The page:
-1 small onion, chopped

-½ cup baby bella mushrooms, chopped

-½ cup red pepper, chopped

-½ cup green pepper, chopped

-1 cup shredded monetary jack cheese

-2 tablespoons ketchup

-1 teaspoon onion powder

-salt and pepper to taste

-drizzle of oil (for zucchini boats)

Directions

  1. Wash and dry zucchini. Cut each in half, lengthwise (try to cut as evenly as possible). Scoop out pulp, leaving ½ inch for a sturdy shell. You may finely chop the pulp to add into the mix if you desire, I omitted the pulp.
  2. Lay zucchini shells face down on a lined baking sheet or greased baking dish, drizzle oil on top of shells and gently spread to coat shell.
  3. Bake shells in an oven preheated to 350 degrees F, for 15 minutes. After they are done, take them out, flip over, and set aside.
  4. In a skillet, melt butter, add in beef and spread out. Add in onions, mushrooms, peppers (and pulp if using), and cook over medium heat until the meat is no longer pink.
  5. Drain off excess liquid, return to stove top (heat off). Add in ½ cup cheese, ketchup, onion powder, salt, pepper and stir until well combined.
  6. Spoon mixture into the prepared zucchini shells, trying to evenly distribute. Then top with remaining shredded cheese.
  7. Place baking pan/dish in an oven preheated to 350 degrees F. Bake, uncovered, for 10-15 minutes, or until the zucchini shells are tender and cheese is nice and brown.
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The Best Burger with Homemade Buns

I thought we had come up with the perfect burger recipe. However, I was wrong. We have now elevated it to a point that I am shocked I even made it. How? Homemade burger buns. Get ready to hear lots of “mmm’s” and say goodbye store bought buns. Seriously, these are the best buns I have ever tasted. Perfectly toasted, buttery, soft, with just a hint of sweetness, and they can be used for any type of sandwich, or even eaten alone as toast! Yes, it was so good I ate a toasted bun by itself with some melted butter. I regret nothing.

First, I’ll let you in on our favorite way to make burgers. It’s a double stack of mouth watering yum. We make 3 ounce balls out of ground chuck and sprinkle on some freshly ground pepper and salt. Then, use the bottom of a small cast iron skillet to smash them into thin, crispy patties.

After we flip the patties, we slap a slice of White American cheese on each one, as well as bacon underneath the cheese of the top patty. Stack up the patties, top with sliced up red onion, a thin slice of tomato (my favorite knifes* to get super thin slices), and this super tasty secret sauce (his videos are awesome, highly recommend). Our burger is complete (almost…).

It needs a bun to go on! You’ll need to start making the buns earlier in the day, or make them the day before and simply slice and toast before using.

First, gather all the dough ingredients: all purpose flour (my favorite*), lukewarm water, egg, sugar, salt, instant yeast, and butter. Mix and knead all of these ingredients. This can be done by hand, in a mixer, or my favorite method, in a bread machine*.

After you’ve achieved soft, smooth dough, cover the dough and let it rise for about 2 hours, or until it’s nearly doubled in bulk. Please keep in mind that there are many variables in yeast baking (how you knead the dough or what kind of yeast you use), so there is no definitive time that can be specified exactly; but the dough will always double in due time, then you can move forward with the recipe.

Carefully deflate the dough, flatten out, then divide it into 8 pieces.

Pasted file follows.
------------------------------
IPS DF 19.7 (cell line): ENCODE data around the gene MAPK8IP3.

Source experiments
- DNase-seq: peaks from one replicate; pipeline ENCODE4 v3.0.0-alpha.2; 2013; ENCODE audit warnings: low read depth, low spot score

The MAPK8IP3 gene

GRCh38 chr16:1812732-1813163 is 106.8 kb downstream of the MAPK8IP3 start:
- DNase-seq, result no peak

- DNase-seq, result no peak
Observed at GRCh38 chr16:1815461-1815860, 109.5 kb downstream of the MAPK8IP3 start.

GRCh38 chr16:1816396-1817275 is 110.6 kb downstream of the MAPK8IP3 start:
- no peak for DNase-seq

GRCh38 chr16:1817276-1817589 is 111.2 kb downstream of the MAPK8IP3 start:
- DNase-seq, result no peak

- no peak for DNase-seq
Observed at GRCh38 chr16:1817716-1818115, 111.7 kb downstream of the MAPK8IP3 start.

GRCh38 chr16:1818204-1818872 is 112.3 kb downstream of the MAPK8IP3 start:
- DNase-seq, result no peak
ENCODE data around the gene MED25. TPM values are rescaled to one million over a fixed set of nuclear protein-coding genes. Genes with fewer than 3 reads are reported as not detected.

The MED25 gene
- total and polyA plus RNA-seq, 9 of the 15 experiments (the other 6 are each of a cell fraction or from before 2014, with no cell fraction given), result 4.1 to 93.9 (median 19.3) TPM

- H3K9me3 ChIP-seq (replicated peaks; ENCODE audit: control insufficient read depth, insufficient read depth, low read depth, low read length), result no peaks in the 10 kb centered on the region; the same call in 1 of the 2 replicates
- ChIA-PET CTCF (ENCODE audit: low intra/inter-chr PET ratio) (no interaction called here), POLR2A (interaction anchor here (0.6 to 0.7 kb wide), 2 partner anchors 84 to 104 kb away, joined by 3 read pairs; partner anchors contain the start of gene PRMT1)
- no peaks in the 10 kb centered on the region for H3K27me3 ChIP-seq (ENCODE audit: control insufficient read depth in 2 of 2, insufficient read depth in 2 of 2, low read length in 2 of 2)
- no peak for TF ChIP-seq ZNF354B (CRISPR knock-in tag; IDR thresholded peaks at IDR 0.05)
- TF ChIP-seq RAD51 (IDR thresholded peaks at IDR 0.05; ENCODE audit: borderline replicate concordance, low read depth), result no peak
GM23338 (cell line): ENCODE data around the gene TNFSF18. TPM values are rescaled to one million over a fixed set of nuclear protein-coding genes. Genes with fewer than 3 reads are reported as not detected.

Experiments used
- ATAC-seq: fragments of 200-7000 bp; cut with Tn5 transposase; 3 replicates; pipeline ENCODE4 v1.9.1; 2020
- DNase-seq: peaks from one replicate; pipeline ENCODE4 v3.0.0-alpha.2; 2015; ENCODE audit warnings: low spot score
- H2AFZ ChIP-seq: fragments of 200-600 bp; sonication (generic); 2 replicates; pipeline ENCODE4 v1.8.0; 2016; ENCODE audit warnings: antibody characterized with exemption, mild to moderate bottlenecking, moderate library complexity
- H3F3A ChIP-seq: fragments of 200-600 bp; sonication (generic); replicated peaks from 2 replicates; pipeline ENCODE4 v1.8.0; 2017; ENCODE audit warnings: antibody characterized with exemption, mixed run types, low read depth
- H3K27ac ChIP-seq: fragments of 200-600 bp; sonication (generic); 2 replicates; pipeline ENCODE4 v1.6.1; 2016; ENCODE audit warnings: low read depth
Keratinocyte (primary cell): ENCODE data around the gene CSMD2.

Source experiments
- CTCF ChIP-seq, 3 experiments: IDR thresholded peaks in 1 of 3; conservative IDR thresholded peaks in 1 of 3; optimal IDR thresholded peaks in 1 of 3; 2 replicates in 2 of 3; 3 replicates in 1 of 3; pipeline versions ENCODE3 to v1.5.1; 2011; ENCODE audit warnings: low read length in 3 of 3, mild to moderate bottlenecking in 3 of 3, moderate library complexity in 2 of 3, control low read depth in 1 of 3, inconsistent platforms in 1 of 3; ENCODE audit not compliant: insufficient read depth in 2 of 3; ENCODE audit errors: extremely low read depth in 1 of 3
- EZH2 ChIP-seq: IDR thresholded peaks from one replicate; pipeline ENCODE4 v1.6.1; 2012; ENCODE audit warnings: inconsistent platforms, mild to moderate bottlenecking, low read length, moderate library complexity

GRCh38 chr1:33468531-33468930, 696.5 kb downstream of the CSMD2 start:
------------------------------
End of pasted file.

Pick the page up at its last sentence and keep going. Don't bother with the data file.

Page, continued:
Shape each piece into a round ball. Place each ball on a parchment lined baking sheet, then flatten them out until they are about 3 inches across.

Cover again, and let rise for about an hour (until noticeably puffy).

Melt 3 Tablespoons of butter. Brush the buns with about half of the melted butter and sprinkle on sesame seeds (or use an egg wash if you want the seeds to stick better, mine fell off a bit, but it was a sacrifice I was willing to make for more butter).

Bake the buns in an oven preheated to 375 degrees F for 15 minutes, or until golden. Remove the buns from the oven and brush again with the remaining melted butter.

Place your gorgeous buns on a wire rack to cool and try to contain yourself from immediately shoving one in your mouth.

Then simply slice the buns in half, throw them in the oven for a minute or two with a sliver of butter on top to get them hot and toasty, then layer up the patties and toppings. Get ready to say “mmm.” Bon Appétit!

Homemade Burger Buns

  • Servings: 8
  • Difficulty: easy
  • Print

Soft, buttery, perfectly toasted, vaguely sweet buns that can be used for any type of sandwich, or even eaten alone as toast!

Ingredients

  • ¾ to 1 cup water (less in summer/humid air, more in winter/dry air)
  • 2 Tablespoons butter (at room temperature)
  • 1 large egg
  • 3 ½ cups bread flour, sifted
  • ¼ cup sugar
  • 1 ¼ teaspoon salt
  • 1 Tablespoon instant yeast
  • plus 3 Tablespoons of melted butter to brush on the buns (omit from dough)

Directions

  1. Mix and knead all of the dough ingredients. This can be done by hand, in a mixer, or by my favorite method, in a bread machine.
  2. After you’ve achieved soft, smooth dough, cover and let rise for about 2 hours (or until it’s nearly doubled in bulk).
  3. Carefully deflate the dough, flatten out, then divide it into 8 pieces.
  4. Shape each piece into a round ball. Place each ball on a parchment lined baking sheet, then flatten them out until they are about 3 inches across.
  5. Cover again and let rise for about an hour (until noticeably puffy).
  6. Melt 3 Tablespoons of butter. Brush the buns with about half of the melted butter and sprinkle on sesame seeds (or use an egg wash if you want the seeds to stick better, mine fell off a bit, but it was a sacrifice I was willing to make for more butter).